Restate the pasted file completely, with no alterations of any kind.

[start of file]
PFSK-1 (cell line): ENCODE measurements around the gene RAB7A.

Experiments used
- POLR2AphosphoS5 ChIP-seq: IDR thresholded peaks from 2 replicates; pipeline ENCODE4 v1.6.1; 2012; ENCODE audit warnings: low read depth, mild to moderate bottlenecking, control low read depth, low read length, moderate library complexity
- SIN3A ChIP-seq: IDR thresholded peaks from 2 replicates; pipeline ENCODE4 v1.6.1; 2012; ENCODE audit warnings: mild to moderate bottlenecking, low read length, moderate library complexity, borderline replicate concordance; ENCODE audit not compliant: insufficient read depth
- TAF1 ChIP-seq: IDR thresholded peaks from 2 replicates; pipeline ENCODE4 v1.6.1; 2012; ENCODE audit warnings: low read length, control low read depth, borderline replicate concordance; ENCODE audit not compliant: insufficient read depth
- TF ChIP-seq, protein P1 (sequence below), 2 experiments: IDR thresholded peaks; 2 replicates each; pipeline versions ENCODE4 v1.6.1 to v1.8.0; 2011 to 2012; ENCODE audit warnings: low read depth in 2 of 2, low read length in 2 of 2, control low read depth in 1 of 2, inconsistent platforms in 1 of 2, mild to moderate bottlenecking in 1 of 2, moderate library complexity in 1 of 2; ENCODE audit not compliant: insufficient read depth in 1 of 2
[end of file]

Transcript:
PFSK-1 (cell line): ENCODE measurements around the gene RAB7A.

Experiments used
- POLR2AphosphoS5 ChIP-seq: IDR thresholded peaks from 2 replicates; pipeline ENCODE4 v1.6.1; 2012; ENCODE audit warnings: low read depth, mild to moderate bottlenecking, control low read depth, low read length, moderate library complexity
- SIN3A ChIP-seq: IDR thresholded peaks from 2 replicates; pipeline ENCODE4 v1.6.1; 2012; ENCODE audit warnings: mild to moderate bottlenecking, low read length, moderate library complexity, borderline replicate concordance; ENCODE audit not compliant: insufficient read depth
- TAF1 ChIP-seq: IDR thresholded peaks from 2 replicates; pipeline ENCODE4 v1.6.1; 2012; ENCODE audit warnings: low read length, control low read depth, borderline replicate concordance; ENCODE audit not compliant: insufficient read depth
- TF ChIP-seq, protein P1 (sequence below), 2 experiments: IDR thresholded peaks; 2 replicates each; pipeline versions ENCODE4 v1.6.1 to v1.8.0; 2011 to 2012; ENCODE audit warnings: low read depth in 2 of 2, low read length in 2 of 2, control low read depth in 1 of 2, inconsistent platforms in 1 of 2, mild to moderate bottlenecking in 1 of 2, moderate library complexity in 1 of 2; ENCODE audit not compliant: insufficient read depth in 1 of 2